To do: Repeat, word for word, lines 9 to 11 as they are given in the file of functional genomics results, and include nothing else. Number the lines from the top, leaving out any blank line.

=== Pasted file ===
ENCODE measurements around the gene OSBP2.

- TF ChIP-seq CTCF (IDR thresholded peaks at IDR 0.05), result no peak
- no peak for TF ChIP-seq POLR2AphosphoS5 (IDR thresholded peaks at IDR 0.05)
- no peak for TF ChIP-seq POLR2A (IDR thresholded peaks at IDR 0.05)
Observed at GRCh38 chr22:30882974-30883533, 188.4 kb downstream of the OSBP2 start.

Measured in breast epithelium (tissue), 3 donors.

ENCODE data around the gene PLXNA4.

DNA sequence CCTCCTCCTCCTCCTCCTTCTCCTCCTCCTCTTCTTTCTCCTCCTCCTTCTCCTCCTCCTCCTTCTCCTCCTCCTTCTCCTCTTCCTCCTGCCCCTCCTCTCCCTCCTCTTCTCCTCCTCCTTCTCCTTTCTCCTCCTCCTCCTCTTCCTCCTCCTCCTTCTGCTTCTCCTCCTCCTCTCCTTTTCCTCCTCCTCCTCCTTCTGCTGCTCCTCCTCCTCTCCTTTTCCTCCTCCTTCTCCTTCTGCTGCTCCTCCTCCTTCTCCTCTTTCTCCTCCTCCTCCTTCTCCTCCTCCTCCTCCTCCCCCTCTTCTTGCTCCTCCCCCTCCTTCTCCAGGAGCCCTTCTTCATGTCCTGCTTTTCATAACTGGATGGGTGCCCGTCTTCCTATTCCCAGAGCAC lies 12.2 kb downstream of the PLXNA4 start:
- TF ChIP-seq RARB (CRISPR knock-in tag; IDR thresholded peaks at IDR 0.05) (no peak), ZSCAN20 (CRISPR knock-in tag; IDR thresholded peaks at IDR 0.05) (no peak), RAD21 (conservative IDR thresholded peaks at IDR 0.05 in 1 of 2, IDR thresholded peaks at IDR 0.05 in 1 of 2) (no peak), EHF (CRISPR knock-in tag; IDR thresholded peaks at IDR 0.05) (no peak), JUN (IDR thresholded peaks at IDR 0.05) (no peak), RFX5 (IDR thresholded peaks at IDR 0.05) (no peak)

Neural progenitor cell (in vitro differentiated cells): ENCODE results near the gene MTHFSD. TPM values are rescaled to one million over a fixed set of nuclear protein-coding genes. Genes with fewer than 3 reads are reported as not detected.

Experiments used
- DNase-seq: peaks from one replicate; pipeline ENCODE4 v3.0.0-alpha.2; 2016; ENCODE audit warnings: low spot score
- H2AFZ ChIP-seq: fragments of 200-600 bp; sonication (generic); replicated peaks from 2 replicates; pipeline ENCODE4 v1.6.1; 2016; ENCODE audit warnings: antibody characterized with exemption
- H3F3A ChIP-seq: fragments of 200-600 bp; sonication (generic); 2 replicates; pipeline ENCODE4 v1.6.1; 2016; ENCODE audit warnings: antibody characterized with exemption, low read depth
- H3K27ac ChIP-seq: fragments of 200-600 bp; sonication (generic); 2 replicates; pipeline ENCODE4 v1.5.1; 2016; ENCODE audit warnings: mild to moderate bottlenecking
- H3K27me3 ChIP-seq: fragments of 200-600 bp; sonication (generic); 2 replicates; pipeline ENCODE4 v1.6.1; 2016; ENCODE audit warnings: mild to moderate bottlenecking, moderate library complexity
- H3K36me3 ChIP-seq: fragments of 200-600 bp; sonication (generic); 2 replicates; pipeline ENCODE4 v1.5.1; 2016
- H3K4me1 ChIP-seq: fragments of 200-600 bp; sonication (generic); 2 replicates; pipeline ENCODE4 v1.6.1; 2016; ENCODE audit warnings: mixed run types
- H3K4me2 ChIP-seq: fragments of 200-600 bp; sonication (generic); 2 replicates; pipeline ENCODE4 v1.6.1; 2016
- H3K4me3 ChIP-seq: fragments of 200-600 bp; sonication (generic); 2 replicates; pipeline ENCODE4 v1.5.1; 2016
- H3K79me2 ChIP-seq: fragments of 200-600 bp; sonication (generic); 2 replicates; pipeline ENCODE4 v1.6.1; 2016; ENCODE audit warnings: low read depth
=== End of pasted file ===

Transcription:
- TF ChIP-seq RARB (CRISPR knock-in tag; IDR thresholded peaks at IDR 0.05) (no peak), ZSCAN20 (CRISPR knock-in tag; IDR thresholded peaks at IDR 0.05) (no peak), RAD21 (conservative IDR thresholded peaks at IDR 0.05 in 1 of 2, IDR thresholded peaks at IDR 0.05 in 1 of 2) (no peak), EHF (CRISPR knock-in tag; IDR thresholded peaks at IDR 0.05) (no peak), JUN (IDR thresholded peaks at IDR 0.05) (no peak), RFX5 (IDR thresholded peaks at IDR 0.05) (no peak)

Neural progenitor cell (in vitro differentiated cells): ENCODE results near the gene MTHFSD. TPM values are rescaled to one million over a fixed set of nuclear protein-coding genes. Genes with fewer than 3 reads are reported as not detected.

Experiments used